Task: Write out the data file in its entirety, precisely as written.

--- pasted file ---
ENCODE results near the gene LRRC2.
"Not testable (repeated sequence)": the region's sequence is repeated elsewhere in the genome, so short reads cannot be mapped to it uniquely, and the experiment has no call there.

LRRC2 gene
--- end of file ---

ENCODE results near the gene LRRC2.
"Not testable (repeated sequence)": the region's sequence is repeated elsewhere in the genome, so short reads cannot be mapped to it uniquely, and the experiment has no call there.

LRRC2 gene